UNITED STATES DISTRICT COURT EASTERN DISTRICT OF NEW YORK --------------------------------------------------------------BERNADETTE CHARLES and PIERRE-GESNER JEAN, Plaintiffs, v. ACS KINGS, TRACY NICOLE, CPS BROOKER CLOVER, SUPERVISOR CPS MAXWELL SHARON, and ALL ACS STAFF IN THE OFFICE, NOT FOR PUBLICATION MEMORANDUM & ORDER 16-CV-6589 (MKB) Defendants. --------------------------------------------------------------MARGO K. BRODIE, United States District Judge. Plaintiffs Bernadette Charles and Pierre-Gesner Jean, proceeding pro se, commenced the above-captioned action on August 24, 2016,1 against Defendants the New York City Administration of Children’s Services for Kings County (“ACS”), Tracy Nicole, Child Protective Services (“CPS”) Brooker Clover, Supervisor CPS Sharon Maxwell2 and “all ACS staff in the office.”3 (Compl. 1, Docket Entry No. 3.) Plaintiffs seek relief pursuant to 42 U.S.C. § 1983, alleging wrongful removal of their children from their custody and violation of their parental rights. (Id. at 4.) Plaintiffs separately move for leave to proceed in forma pauperis, and 1 Plaintiffs originally filed the case in the Southern District of New York, and it was later transferred to this Court by order dated November 21, 2016. (Docket Entry No. 4.) Because the Complaint is not consecutively paginated, the Court’s citations refer to the page numbers assigned by the electronic document filing system. 2 In the narrative of Plaintiffs’ Complaint, Maxwell’s first name is listed as Sharon rather than Saron as listed in the caption of the Complaint. (Compl. 2) The Court uses the name Sharon throughout the Memorandum and Order. 3 Plaintiffs also list Jeanie Fougere as a Defendant but do not include Fougere in the Complaint caption. (Id. at 2.) the Court grants both applications pursuant to 28 U.S.C. § 1915(a). (Pls. Mots. for Leave to Proceed in forma pauperis, Docket Entry Nos. 1, 2.) For the reasons discussed below, the Court dismisses Plaintiffs’ claims against “ACS Kings” and “all ACS staff in the office” and dismisses in part Plaintiffs’ remaining claims for failure to state a claim for relief. Plaintiffs are granted leave to file an amended complaint within thirty (30) days of the date of this Memorandum and Order. I. Background The following facts are taken from the Complaint and are accepted as true. ACS removed Plaintiffs’ children4 from their custody at approximately 8:00 PM on May 8, 2014, without a court order or other permission. (Compl. 3.) ACS “supervisor CPS case worker Brooker Glover” took the children from their home located at 872 East 35th Street in Brooklyn, New York and ACS supervisor Sharon Maxwell “gave ok to the case worker” for the removal. (Id.) The removal was based on a report made by their landlord that there was insufficient room for their children to sleep. However, the landlord had rented Plaintiffs’ living room and the “front part of the apartment” to different tenants. (Id.) The landlord made the report after he learned that “311 was coming” because the landlord had not made certain necessary repairs to the apartment. (Id.) Although it is not entirely clear from the Complaint, it appears that Plaintiffs’ children were in ACS custody from May 8, 2014 through May 11, 2014. (Id.) Plaintiffs were involved in family court proceedings from May 8, 2014 through April 15, 2015, and allege that the accusations against them could not be “prove[n] at trial.” (Id. at 4.) Plaintiffs seek $600 million in damages. (Id.) 4 Plaintiffs allege they are “a family of six” but do not indicate the number of children removed from the home. (Compl. 4.) 2 II. Discussion a. Standard of review A complaint must plead “enough facts to state a claim to relief that is plausible on its face.” Bell Atl. Corp. v. Twombly, 550 U.S. 544, 570 (2007). A claim is plausible “when the plaintiff pleads factual content that allows the court to draw the reasonable inference that the defendant is liable for the misconduct alleged.” Matson v. Bd. of Educ., 631 F.3d 57, 63 (2d Cir. 2011) (quoting Ashcroft v. Iqbal, 556 U.S. 662, 678 (2009)). Although all allegations contained in the complaint are assumed to be true, this tenet is “inapplicable to legal conclusions.” Iqbal, 556 U.S. at 678. In reviewing a pro se complaint, the court must be mindful that a plaintiff’s pleadings should be held “to less stringent standards than formal pleadings drafted by lawyers.” Erickson v. Pardus, 551 U.S. 89, 94 (2007) (per curiam) (quoting Estelle v. Gamble, 429 U.S. 97, 104–105 (1976)); see Harris v. Mills, 572 F.3d 66, 72 (2d Cir. 2009) (noting that even after Twombly, the court “remain[s] obligated to construe a pro se complaint liberally”). The Court must liberally construe a pro se complaint “to raise the strongest arguments they suggest.” Wiley v. Kirkpatrick, 801 F.3d 51, 62 (2d Cir. 2015). Nevertheless, the court must screen “a complaint in a civil action in which a prisoner seeks redress from a governmental entity or officer or employee of a governmental entity” and, thereafter, “dismiss the complaint, or any portion of the complaint,” if it is “frivolous, malicious, or fails to state a claim upon which relief may be granted.” 28 U.S.C. § 1915A; see Abbas v. Dixon, 480 F.3d 636, 639 (2d Cir. 2007). Similarly, the court is required to dismiss sua sponte an in forma pauperis action, if the court determines it “(i) is frivolous or malicious; (ii) fails to state a claim on which relief may be granted; or (iii) seeks monetary relief against a defendant who is immune from such relief.” 28 U.S.C. § 1915(e)(2)(B); Abbas, 480 F.3d at 639. 3 b. Section 1983 claims Under Section 1983, individuals may bring a private cause of action against persons “acting under color of state law” to recover money damages for deprivations of their federal or constitutional rights. Matusick v. Erie Cty. Water Auth., 757 F.3d 31, 55 (2d Cir. 2014) (quoting Section 1983); Cornejo v. Bell, 592 F.3d 121, 127 (2d Cir. 2010) (In order to sustain a claim for relief under 42 U.S.C. § 1983, a plaintiff must allege (1) that the challenged conduct was “committed by a person acting under color of state law,” and (2) that such conduct “deprived [the plaintiff] of rights, privileges, or immunities secured by the Constitution or laws of the United States.” (quoting Pitchell v. Callan, 13 F.3d 545, 547 (2d Cir. 1994)). To establish a viable Section 1983 claim, a plaintiff must show “the violation of a right secured by the Constitution and laws of the United States” and that “the alleged deprivation was committed by a person acting under color of state law.” Vega v. Hempstead Union Free Sch. Dist., 801 F.3d 72, 87–88 (2d Cir. 2015) (citations and internal quotation marks omitted). i. ACS Plaintiffs cannot sue ACS but instead must name the City of New York as the defendant. Section 396 of the New York City Charter provides that “[a]ll actions and proceedings for the recovery of penalties for the violation of any law shall be brought in the name of the City of New York and not in that of any agency, except where otherwise provided by law.” N.Y. City Charter, chap. 17 § 396. This provision “has been construed to mean that New York City departments, as distinct from the City itself, lack the capacity to be sued.” Ximines v. George Wingate High Sch., 516 F.3d 156, 159–60 (2d Cir. 2008) (per curiam); see also Thomas v. City of New York, No. 15-CV-3236, 2015 WL 9412543, at *3 (E.D.N.Y. Dec. 22, 2015) (dismissing claims pursuant to 28 U.S.C. § 1915(e)(2)(B) against ACS for failure to state a claim because ACS is not a suable entity); Worrell v. City of New York, No. 12-CV-6151, 2014 WL 1224257, 4 at *3 (E.D.N.Y. Mar. 24, 2014) (dismissing claims against ACS pursuant to Section 396 of the New York City Charter and explaining that a suit against an employee of ACS in his official capacity is a suit against ACS); Emerson v. City of New York, 740 F. Supp. 2d 385, 396 (S.D.N.Y. 2010) (dismissing claims against ACS because it is an “agenc[y] of the City” and not a suable entity). Even if the Court were to construe the Complaint to include a claim against the City of New York, such a claim would also be subject to dismissal, as it is well-settled that a municipality can only be sued under Section 1983 if the alleged injury was the result of an official policy, custom, or practice of the municipality. See Monell v. Dep’t of Soc. Servs., 436 U.S. 658, 692 (1978). The Complaint contains no such allegations of a policy, custom, or practice on the part of New York City that might plausibly have caused the alleged constitutional harm to Plaintiffs. Accordingly, Plaintiffs’ claims against ACS are dismissed. ii. Certain individual defendants In order to establish a defendant’s individual liability in a suit brought under Section 1983, a plaintiff must show the defendant’s personal involvement in the alleged constitutional deprivation. See Victory v. Pataki, 814 F.3d. 47, 67 (2d Cir. 2016) (The “personal involvement of defendants in alleged constitutional deprivations is a prerequisite to an award of damages under § 1983.” (quoting Farrell v. Burke, 449 F.3d 470, 484 (2d Cir. 2006))); Grullon v. City of New Haven, 720 F.3d 133, 138–139 (2d Cir. 2013) (dismissing claims against a supervisor for failure to adequately plead his involvement). Moreover, liability under Section 1983 cannot be generally imposed on a supervisor solely based on his position because there is no respondeat superior or vicarious liability under Section 1983. See, e.g., Iqbal, 556 U.S. at 676 (“Because vicarious liability is inapplicable to Bivens and § 1983 suits, a plaintiff must plead that each Government-official defendant, through 5 the official’s own individual actions, has violated the Constitution.” (citing Monell, 436 U.S. at 658); Hernandez v. Keane, 341 F.3d 137, 144 (2d Cir. 2003) (“[S]upervisor liability in a § 1983 action depends on a showing of some personal responsibility, and cannot rest on respondeat superior.”); see also Shaw v. Prindle, --- F. App’x ---, ---, 2016 WL 4578630, *1 (2d Cir. Sept. 1, 2016) (citing factors from Colon v. Coughlin, 58 F.3d 865, 873 (2d Cir. 1995) to establish supervisory liability in the absence of direct involvement). Plaintiffs’ claims against Nicole, Fougere5 and “all ACS staff in the office” must be dismissed because Plaintiffs fail to allege how Nicole, Fougere or each member of the ACS staff personally participated in the alleged wrongful removal and deprivation of their parental rights. See Iqbal, 556 U.S. at 676–78 (“[A] plaintiff must plead that each Government-official defendant, through the official’s own individual actions, violated the Constitution.”); Victory, 814 F.3d. at 67. Accordingly, Plaintiffs’ claims against Defendants Nicole, Fougere and “ACS staff in the office” are dismissed for failure to state a claim upon which relief may be granted. 28 U.S.C. § 1915(e)(2)(B). iii. Failure to state a claim Plaintiffs remaining claims allege constitutional violations by Clover and Maxwell. Plaintiffs assert that the two defendants wrongfully removed their children and violated their parental rights, (Compl. 3), which the Court liberally construes as claims alleging violations of both procedural and substantive due process, respectively. “The state’s removal of a child from his or her parent may . . . give rise to a variety of cognizable constitutional claims.” Southerland v. City of New York, 680 F.3d 127, 142 (2d Cir. 5 Fougere is not included in the caption of the Complaint, and to the extent Plaintiffs seek to bring a cause of action against Fougere in any amended complaint, Fougere should be listed in the caption of any amended complaint. 6 2012). Parents have a fundamental liberty interest in the care, custody, and control of their children. See Troxel v. Granville, 530 U.S. 57, 65 (2000); McCaul v. Ardsley Union Free Sch. Dist., 514 F. App’x 1, 2 (2d Cir. 2013); Tenenbaum v. Williams, 193 F.3d at 592, 599 (2d Cir. 1999). 1. Procedural due process In order to prevail on a Fourteenth Amendment procedural due process claim, a plaintiff must show (1) that she possessed a protected liberty or property interest of which she has been deprived; and (2) that the procedures afforded to her were not constitutionally sufficient. Victory, 814 F.3d. at 67 (citing Swarthout v. Cooke, 562 U.S. 216, 219 (2011)). “As a general rule . . . before parents may be deprived of the care, custody, or management of their children without their consent, due process – ordinarily a court proceeding resulting in an order permitting removal – must be accorded to them.” Nicholson v. Scoppetta, 344 F.3d 154, 171 (2d Cir. 2003) (quoting Tenenbaum, 193 F.3d at 593). In the context of child removal proceedings, procedural due process prevents state actors from depriving a parent of the custody of his/her children without a pre-deprivation hearing unless the children are “immediately threatened with harm.” Hollenbeck v. Bovert, 330 F. Supp. 2d 324, 332 (S.D.N.Y. 2004). In emergency circumstances, however, a child may be taken into custody “by a responsible State official without court authorization or parental consent” and in that case a parent is only entitled to due process post-removal. Southerland, 680 F.3d at 149 (quoting Tenenbaum, 193 F.3d at 594). Exigent circumstances include, but are not limited to, “the peril of sexual abuse[,]” the “risk that children will be ‘left bereft of care and supervision,’” and “immediate threat[s] to the safety of the child.” Southerland, 680 F.3d at 149 (quoting Hurlman v. Rice, 927 F.2d 74, 80 (2d Cir. 1991)). However, absent exigent circumstances, the government must seek parental consent or court approval where time allows prior to removing a child. Tenenbaum, 193 F.3d at 593. 7 Liberally construing Plaintiffs claim for “wrongful removal,” (Compl. 4), Plaintiffs appear to assert a claim for deprivation of procedural due process based on failure to provide adequate pre-removal procedures. Plaintiffs assert that Defendants Clover and Maxwell removed their children without their permission or a court order. (Id. at 3.) Plaintiffs do not contest that their children did not have adequate sleeping space, as they admit that their landlord rented out their living room and another portion of their apartment to other tenants. (Id.) As a result, it is not clear from the Complaint whether Plaintiffs are alleging that the removal was effectuated without evidence of exigent circumstances, although — liberally construing the Complaint — that appears to be the inference Plaintiffs attempt to draw. Accordingly, because Plaintiffs are proceeding pro se, the Court construes the Complaint to state a claim for deprivation of procedural due process based on inadequate pre-removal proceedings. However, Plaintiffs’ statement that family court proceedings commenced on May 8, 2014, is inconsistent with Plaintiffs’ allegation that no proceedings were initiated prior to the removal of the children given the removal occurred at 8:00 PM, well after the family court closed, (id. at 4), and Plaintiffs would be well advised to clarify the inconsistency and include facts as to the conditions of the home that did not warrant emergency removal in any amended complaint they may choose to file. In addition to asserting a claim for deprivation of pre-removal due process, Plaintiffs also assert that they were involved in family court proceedings for one year beginning on the date of the children’s removal from the home. (Id. at 3.) It is not clear if Plaintiffs are challenging the due process afforded to them by those post-removal proceedings, as they do not allege any particular details regarding the time, place or substance of those hearings. Any procedural due process claim based on inadequate post-removal proceedings is dismissed, as Plaintiffs do not include any allegations that the family court proceedings following removal violated their due 8 process rights. See Trotman v. Louis, No. 15-CV-2575, 2016 WL 6906705, at *2 (E.D.N.Y. Nov. 22, 2016) (dismissing a complaint for failure to state a claim for a violation of procedural due process where the plaintiffs had actively participated in family court proceedings). Plaintiffs are granted leave to file an amended complaint to clarify the basis of a procedural due process claim and provide sufficient factual details supporting any claim for deprivation of post-removal due process. For example, Plaintiffs should specify the dates and times of family court hearings and the substance of the issues discussed at the hearings to the extent either forms the basis of Plaintiffs’ claim.6 2. Substantive due process Parents have a “substantive right under the Due Process Clause to remain together [with their children] without the coercive interference of the awesome power of the state.” Southerland, 680 F.3d at 142 (alteration in original) (quoting Tenenbaum, 193 F.3d at 600). Accordingly, “a parent may also bring suit under a theory of violation of his or her right to substantive due process,” but only “if the removal of the child ‘would have been prohibited by the Constitution even had the [parents] been given all the procedural protections to which they were entitled.’” Id. (alternation in original) (quoting Tenenbaum, 193 F.3d at 600). Only removals that are “so shocking, arbitrary, and egregious that the Due Process Clause would not countenance it even were it accompanied by full procedural protection” rise to the level of a substantive due process violation. Cox v. Warwick Valley Cent. Sch. Distr., 654 F.3d 267, 275 (2d Cir. 2011) (quoting Tenenbaum, 193 F.3d at 600). Brief removals of a child “generally do not rise to the level of a substantive due process violation, at least where the purpose of the 6 In New York State, due process is afforded according to the procedures set forth in Section 1028 of the Family Court Act. See Trotman v. Louis, No. 15-CV-2575, 2016 WL 6906705, at *2 (E.D.N.Y. Nov. 22, 2016) (citing Matter of Forrest S.-R (Shirley X.S.), 954 N.Y.S.2d 482, 483 (App. Div. 2012)). 9 removal is to keep the child safe during investigation and court confirmation of the basis for removal.’” Southerland, 680 F.3d at 153 (quoting Nicholson, 344 F.3d at 172). In claiming that their parental rights have been violated, (Compl. 3), Plaintiffs appear to assert a substantive due process claim. Plaintiffs appear to allege their children were removed from their custody for four days. (Id.) As a matter of law, a removal of only four days does not rise to the level of a violation of a parent’s substantive due process rights. See Southerland, 680 F.3d at 154–55 (holding that a four-day separation “was not so long as to constitute a denial of substantive due process”); see also Green ex rel. T.C. v. Mattingly, No. 07-CV-1790, 2010 WL 3824119, at *10 (E.D.N.Y. Sept. 23, 2010) (four-day removal of child during ACS investigation did not violate substantive due process). Accordingly, Plaintiffs’ claim for deprivation of substantive due process is dismissed, and Plaintiffs are granted leave to amend. In any amended complaint, Plaintiffs should clarify the length of time the children were removed from their custody. III. Conclusion Accordingly, it is hereby ordered that all of Plaintiffs’ claims against Defendants ACS Kings, Nicole, Fougere and all ACS staff in the office are dismissed. In addition, Plaintiffs’ claims alleging violations of procedural due process based on post-removal proceedings and substantive due process are dismissed for failure to state a claim upon which relief may be granted. See 28 U.S.C. § 1915(e)(2)(B). Plaintiffs are granted thirty (30) days from the date of this Memorandum and Order to file an amended complaint. If Plaintiffs choose to file an amended complaint, they must plead sufficient facts to allege a violation of their constitutional rights. Plaintiffs should name as proper defendants those individuals who have personal involvement in the violations they allege in the amended complaint. If Plaintiffs wish to bring a claim against a defendant and they do not know the name 10 of the individual, they may identify each defendant as John or Jane Doe, and to the best of their ability describe each individual, including their title and place of employment. For each defendant named, the statement of facts should include a brief description of what each defendant did or failed to do, and how those acts or omissions caused Plaintiffs’ injury. Plaintiffs are advised that the amended complaint will completely replace the original complaint, must be captioned, “Amended Complaint,” and shall bear the same docket number as this Memorandum and Order. If Plaintiffs fail to amend their complaint within thirty days as directed by this Memorandum and Order, the Court will dismiss all claims except Plaintiffs’ procedural due process claim based on inadequate pre-removal process. The Court certifies pursuant to 28 U.S.C. § 1915 (a)(3) that any appeal from this order would not be taken in good faith and therefore in forma pauperis status is denied for purpose of an appeal. See Coppedge v. United States, 369 U.S. 438, 444–45 (1962). SO ORDERED: s/ MKB MARGO K. BRODIE United States District Judge Dated: January 24, 2017 Brooklyn, New York 11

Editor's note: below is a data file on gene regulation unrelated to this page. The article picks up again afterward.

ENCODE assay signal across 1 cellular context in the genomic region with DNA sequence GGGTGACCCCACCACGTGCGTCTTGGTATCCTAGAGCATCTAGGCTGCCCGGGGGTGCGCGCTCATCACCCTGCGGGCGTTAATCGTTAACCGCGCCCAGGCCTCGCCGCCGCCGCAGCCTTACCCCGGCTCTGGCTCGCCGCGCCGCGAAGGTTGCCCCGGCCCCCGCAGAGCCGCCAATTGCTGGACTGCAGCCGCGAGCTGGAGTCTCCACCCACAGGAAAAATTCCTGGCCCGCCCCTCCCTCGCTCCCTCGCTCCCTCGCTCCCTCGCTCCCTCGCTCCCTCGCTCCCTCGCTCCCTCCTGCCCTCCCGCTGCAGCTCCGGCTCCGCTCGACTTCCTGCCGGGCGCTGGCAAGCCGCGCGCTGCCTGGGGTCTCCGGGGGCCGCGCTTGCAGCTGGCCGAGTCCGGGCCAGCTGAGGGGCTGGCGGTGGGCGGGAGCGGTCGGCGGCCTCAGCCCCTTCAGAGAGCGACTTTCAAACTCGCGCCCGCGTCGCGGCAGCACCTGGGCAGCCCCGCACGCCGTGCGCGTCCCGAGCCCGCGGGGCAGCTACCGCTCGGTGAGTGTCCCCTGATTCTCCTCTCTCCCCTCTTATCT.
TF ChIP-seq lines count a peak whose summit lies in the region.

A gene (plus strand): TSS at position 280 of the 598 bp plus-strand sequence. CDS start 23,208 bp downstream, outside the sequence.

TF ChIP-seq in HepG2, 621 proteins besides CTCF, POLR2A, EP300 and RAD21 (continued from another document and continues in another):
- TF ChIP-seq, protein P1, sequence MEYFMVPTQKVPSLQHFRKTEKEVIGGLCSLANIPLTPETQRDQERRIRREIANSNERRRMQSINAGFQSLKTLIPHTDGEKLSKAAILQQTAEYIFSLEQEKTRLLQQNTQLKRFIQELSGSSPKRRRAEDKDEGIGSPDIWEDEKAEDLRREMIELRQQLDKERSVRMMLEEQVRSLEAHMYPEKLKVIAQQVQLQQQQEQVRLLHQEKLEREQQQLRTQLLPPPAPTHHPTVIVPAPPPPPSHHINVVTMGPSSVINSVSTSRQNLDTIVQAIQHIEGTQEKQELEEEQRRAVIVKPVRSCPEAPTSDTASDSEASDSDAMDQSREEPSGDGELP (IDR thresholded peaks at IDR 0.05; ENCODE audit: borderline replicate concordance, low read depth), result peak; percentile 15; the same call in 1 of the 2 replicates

Disclaimer: Justia Dockets & Filings provides public litigation records from the federal appellate and district courts. These filings and docket sheets should not be considered findings of fact or liability, nor do they necessarily reflect the view of Justia.

Why Is My Information Online?